Tuesday, October 13, 2020

Compost Tea - With and Without Aerator

We're brewing compost tea, partly to go with our biochar.  We wanted to find out whether it's effective to aerate the tea by simply stirring it every day, so we started two batches of tea in 5 gallon buckets - one with a pump aerator and one without.

Why does aeration matter?  In theory, the beneficial microbes we want to cultivate in our tea are aerobic (oxygen-loving), whereas anaerobic (not oxygen-loving) microbes that would grow in the absence of oxygen tend to be parasitic or pathogenic to plants (and people).  Our pump aerator consists of an aquarium air pump connected to a loop of 1/4" soaker tubing, which you can see in operation in the image below.


The ingredients we used are:

- 4 gal dechlorinated water

- 6.5 oz compost

- 1 Tbsp kelp juice

- 1 Tbsp molasses

Normally we wouldn't have to measure this precisely, but in this case we wanted to make sure the only difference between the two batches was the presence or absence of the pump aerator.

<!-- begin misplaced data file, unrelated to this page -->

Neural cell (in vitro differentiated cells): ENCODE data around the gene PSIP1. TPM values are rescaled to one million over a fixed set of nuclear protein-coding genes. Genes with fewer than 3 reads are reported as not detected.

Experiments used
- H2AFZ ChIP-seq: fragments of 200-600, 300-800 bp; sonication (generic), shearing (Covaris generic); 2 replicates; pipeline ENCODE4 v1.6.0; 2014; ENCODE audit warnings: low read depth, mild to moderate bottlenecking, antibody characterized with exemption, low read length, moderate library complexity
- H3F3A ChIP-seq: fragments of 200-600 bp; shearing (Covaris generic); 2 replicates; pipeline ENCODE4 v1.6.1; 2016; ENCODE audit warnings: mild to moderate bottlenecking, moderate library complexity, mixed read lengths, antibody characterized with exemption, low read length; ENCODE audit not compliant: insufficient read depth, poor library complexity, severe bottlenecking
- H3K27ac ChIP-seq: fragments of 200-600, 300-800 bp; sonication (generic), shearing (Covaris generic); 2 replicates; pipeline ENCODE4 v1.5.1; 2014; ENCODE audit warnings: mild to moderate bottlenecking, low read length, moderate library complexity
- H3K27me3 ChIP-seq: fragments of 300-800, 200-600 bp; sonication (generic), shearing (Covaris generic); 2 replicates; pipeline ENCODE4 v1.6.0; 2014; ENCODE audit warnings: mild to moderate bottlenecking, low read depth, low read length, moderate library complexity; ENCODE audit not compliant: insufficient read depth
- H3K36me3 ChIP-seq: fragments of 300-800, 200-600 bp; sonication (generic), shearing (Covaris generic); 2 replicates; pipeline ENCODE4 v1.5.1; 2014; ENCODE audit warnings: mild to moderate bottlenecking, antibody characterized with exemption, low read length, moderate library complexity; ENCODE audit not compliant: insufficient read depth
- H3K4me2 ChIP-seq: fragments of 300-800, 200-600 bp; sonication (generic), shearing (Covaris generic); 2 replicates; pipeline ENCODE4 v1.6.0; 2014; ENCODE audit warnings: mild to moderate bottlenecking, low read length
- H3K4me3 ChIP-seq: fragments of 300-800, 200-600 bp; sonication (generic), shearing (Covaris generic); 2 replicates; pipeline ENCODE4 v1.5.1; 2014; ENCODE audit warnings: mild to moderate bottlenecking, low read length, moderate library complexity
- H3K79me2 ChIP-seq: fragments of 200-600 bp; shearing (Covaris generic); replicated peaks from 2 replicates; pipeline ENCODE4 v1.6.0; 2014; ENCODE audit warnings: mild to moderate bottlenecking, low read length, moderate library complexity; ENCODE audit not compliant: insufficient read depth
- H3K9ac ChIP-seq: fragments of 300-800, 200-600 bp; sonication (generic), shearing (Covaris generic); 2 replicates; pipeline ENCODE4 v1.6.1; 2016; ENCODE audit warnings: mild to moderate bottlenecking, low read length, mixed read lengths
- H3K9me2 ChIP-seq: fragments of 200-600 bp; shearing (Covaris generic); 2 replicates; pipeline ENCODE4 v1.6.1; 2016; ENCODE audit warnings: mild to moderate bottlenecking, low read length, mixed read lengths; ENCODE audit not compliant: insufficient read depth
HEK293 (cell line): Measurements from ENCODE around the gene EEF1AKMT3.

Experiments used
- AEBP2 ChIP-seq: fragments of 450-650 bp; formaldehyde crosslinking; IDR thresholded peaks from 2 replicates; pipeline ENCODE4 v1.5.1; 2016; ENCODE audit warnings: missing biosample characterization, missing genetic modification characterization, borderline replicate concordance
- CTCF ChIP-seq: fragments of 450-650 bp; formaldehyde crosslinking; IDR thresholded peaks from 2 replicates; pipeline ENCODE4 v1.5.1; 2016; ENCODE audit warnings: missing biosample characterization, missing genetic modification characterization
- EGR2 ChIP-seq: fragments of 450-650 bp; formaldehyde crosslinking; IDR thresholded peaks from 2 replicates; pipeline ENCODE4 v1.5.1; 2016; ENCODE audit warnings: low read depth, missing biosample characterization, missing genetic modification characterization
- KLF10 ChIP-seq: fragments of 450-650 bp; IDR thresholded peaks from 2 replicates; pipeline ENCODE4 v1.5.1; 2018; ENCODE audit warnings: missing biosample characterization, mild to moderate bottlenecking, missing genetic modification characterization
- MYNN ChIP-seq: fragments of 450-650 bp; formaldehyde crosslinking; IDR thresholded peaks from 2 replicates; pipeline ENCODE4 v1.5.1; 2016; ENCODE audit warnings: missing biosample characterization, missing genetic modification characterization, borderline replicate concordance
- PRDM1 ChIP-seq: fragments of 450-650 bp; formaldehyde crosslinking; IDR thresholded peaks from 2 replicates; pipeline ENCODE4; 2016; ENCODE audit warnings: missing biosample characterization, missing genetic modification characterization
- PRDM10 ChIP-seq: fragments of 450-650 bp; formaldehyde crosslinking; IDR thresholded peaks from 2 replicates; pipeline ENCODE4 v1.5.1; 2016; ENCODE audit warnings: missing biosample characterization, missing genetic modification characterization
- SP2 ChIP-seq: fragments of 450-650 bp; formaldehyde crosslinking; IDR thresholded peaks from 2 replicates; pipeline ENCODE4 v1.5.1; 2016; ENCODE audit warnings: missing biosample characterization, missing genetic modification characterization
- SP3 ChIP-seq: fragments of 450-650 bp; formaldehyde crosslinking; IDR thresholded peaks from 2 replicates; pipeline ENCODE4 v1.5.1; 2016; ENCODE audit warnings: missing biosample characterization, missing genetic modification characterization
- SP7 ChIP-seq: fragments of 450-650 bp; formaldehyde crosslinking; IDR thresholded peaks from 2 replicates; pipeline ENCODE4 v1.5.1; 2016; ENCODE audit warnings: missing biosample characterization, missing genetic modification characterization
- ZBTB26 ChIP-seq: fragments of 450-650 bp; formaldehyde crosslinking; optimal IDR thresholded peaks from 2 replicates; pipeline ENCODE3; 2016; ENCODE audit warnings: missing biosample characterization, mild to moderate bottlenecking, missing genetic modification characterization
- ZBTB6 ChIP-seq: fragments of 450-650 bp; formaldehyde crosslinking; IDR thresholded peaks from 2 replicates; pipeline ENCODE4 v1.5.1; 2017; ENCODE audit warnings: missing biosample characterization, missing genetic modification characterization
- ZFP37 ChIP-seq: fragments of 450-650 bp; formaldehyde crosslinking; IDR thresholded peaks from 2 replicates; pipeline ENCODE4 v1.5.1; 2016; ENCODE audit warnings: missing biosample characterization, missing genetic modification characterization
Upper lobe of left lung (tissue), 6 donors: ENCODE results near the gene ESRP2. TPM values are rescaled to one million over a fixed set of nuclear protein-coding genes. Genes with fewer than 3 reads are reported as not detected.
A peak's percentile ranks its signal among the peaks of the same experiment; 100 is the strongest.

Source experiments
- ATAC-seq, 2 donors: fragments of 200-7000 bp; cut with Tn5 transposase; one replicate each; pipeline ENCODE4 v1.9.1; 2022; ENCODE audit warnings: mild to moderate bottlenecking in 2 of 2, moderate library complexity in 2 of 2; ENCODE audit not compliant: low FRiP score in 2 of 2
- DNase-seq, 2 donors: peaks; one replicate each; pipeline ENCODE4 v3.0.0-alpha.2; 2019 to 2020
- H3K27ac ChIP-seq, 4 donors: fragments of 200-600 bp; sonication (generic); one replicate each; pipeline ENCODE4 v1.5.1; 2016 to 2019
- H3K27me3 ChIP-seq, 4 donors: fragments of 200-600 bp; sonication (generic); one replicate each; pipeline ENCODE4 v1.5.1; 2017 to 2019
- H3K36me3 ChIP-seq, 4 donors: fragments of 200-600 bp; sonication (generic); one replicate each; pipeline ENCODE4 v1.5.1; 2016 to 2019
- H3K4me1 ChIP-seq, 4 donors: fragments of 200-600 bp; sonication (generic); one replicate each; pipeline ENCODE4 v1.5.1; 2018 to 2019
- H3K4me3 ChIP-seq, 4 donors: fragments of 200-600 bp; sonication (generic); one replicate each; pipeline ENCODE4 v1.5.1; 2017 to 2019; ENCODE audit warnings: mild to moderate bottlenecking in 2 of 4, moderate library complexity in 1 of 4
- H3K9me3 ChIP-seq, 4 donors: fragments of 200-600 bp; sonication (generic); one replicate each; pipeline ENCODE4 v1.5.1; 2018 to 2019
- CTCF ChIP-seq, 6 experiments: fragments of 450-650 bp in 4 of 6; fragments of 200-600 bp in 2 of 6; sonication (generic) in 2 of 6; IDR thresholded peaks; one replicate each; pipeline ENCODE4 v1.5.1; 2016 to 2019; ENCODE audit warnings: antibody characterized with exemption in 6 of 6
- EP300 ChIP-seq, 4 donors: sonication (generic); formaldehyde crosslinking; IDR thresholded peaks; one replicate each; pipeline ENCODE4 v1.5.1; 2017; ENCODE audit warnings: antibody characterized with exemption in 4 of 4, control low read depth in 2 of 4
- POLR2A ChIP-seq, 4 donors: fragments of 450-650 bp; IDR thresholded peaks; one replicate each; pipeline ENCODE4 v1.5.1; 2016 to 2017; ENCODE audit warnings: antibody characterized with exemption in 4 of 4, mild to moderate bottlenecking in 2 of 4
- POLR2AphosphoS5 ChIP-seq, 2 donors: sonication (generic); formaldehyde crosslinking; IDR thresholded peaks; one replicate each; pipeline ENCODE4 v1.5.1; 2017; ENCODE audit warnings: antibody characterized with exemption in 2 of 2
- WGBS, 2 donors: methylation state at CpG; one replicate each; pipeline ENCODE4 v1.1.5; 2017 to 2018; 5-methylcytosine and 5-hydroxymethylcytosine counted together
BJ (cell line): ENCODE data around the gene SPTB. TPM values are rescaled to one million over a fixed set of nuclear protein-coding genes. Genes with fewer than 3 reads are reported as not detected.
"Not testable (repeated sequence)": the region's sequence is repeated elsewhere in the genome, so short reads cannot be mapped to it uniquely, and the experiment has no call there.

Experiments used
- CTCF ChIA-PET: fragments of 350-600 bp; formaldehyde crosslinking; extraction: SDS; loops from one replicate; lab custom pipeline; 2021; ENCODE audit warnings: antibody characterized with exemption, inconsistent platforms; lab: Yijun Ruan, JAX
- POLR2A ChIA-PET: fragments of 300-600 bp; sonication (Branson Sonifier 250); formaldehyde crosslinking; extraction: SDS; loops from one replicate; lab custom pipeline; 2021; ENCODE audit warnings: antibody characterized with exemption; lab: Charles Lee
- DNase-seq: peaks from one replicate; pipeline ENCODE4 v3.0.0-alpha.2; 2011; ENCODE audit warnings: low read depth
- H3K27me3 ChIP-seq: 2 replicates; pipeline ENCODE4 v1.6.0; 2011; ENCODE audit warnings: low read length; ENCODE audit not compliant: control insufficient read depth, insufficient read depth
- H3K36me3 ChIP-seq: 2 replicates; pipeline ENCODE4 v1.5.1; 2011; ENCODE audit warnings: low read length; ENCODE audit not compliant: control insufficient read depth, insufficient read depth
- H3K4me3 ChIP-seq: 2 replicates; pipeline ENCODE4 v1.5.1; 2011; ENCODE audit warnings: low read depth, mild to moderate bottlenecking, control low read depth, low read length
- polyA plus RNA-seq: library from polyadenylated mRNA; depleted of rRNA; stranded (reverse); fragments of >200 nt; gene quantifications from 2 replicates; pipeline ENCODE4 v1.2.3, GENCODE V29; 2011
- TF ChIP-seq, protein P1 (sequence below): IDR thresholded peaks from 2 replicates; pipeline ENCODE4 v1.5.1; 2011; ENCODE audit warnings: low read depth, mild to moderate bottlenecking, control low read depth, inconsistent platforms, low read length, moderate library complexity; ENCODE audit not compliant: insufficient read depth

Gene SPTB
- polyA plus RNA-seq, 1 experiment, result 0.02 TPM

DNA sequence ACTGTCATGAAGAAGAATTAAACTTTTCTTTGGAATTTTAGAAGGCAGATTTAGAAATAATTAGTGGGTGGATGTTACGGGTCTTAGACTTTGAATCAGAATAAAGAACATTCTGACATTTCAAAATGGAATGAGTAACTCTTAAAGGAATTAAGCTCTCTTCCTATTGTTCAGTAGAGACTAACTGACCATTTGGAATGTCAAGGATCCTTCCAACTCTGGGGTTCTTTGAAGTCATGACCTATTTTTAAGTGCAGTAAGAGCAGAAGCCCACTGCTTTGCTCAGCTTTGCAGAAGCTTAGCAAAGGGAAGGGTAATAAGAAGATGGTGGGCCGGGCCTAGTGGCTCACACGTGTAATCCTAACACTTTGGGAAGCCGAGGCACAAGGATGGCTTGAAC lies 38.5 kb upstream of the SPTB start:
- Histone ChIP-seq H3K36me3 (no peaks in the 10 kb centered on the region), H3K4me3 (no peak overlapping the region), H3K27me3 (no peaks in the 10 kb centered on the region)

Then we let the tea sit for three days, stirring one bucket every day and leaving the air pump on constantly in the other.  After three days, we got out the microscope and captured the videos below.

Aerated by stirring:

Aerated by pump:


The differences between the two buckets, in terms of quantity of individuals and species, were so dramatic I felt compelled to check three different slides from each bucket to confirm.
The pump-aerated batch was filled with cocci.  I don't know enough to identify the species, but it stands to reason they are aerobic and beneficial.
The stirred batch was filled with protozoa.  I also observed two shapes of bacteria: cocci and bacilli.  Again, I don't know enough to identify the species, but they're most likely anaerobic.
From now on, we'll be brewing all our compost tea with a pump aerator.

No comments:

Post a Comment